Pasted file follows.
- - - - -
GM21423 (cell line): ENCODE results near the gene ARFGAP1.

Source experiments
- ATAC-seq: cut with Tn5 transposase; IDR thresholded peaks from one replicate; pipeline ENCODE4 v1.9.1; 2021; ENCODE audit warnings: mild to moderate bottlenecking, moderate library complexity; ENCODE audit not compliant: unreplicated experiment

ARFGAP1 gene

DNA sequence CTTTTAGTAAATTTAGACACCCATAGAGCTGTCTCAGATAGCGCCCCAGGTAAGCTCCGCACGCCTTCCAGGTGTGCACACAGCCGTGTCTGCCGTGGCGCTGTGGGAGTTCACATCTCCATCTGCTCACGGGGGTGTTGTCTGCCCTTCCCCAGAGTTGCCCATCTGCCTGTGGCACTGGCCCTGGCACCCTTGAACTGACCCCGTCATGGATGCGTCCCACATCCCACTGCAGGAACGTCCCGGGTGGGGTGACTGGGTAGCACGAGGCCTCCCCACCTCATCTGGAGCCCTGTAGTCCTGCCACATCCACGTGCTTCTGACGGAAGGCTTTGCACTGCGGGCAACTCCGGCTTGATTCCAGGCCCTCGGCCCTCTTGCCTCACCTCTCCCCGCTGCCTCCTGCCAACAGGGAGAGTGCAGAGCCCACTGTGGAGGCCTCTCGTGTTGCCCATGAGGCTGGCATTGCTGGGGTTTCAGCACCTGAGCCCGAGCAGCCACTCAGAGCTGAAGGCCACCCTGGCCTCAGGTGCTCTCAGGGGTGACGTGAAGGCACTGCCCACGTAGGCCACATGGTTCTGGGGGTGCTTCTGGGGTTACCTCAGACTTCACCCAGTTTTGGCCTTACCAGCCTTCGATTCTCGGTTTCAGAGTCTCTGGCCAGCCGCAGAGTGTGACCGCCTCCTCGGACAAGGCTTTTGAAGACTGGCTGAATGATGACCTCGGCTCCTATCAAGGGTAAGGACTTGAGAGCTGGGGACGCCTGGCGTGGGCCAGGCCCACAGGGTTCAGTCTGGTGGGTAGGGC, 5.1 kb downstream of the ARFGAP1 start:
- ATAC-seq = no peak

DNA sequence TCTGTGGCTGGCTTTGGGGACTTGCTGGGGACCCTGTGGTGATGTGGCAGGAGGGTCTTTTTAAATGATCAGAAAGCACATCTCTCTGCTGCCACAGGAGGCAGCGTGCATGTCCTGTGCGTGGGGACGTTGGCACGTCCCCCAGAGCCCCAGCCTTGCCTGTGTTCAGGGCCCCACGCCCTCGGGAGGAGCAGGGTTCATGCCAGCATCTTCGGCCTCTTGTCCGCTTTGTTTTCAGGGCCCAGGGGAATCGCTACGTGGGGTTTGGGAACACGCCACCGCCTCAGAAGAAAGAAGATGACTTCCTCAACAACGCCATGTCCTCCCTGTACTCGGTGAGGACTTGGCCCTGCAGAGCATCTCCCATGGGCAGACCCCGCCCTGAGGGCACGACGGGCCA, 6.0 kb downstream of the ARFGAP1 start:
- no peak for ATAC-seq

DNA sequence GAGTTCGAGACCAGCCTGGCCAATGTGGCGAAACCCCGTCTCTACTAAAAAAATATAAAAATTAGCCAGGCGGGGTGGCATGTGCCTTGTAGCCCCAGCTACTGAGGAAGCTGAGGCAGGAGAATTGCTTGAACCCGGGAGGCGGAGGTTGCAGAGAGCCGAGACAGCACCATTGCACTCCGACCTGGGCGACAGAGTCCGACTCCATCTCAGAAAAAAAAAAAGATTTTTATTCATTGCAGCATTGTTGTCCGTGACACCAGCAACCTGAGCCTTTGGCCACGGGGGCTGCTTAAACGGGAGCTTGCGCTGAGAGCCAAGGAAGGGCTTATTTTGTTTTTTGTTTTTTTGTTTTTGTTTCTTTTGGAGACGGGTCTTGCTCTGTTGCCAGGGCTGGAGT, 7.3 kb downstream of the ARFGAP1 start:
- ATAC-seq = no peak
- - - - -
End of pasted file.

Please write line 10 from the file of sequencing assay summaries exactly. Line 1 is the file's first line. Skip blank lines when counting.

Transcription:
- ATAC-seq = no peak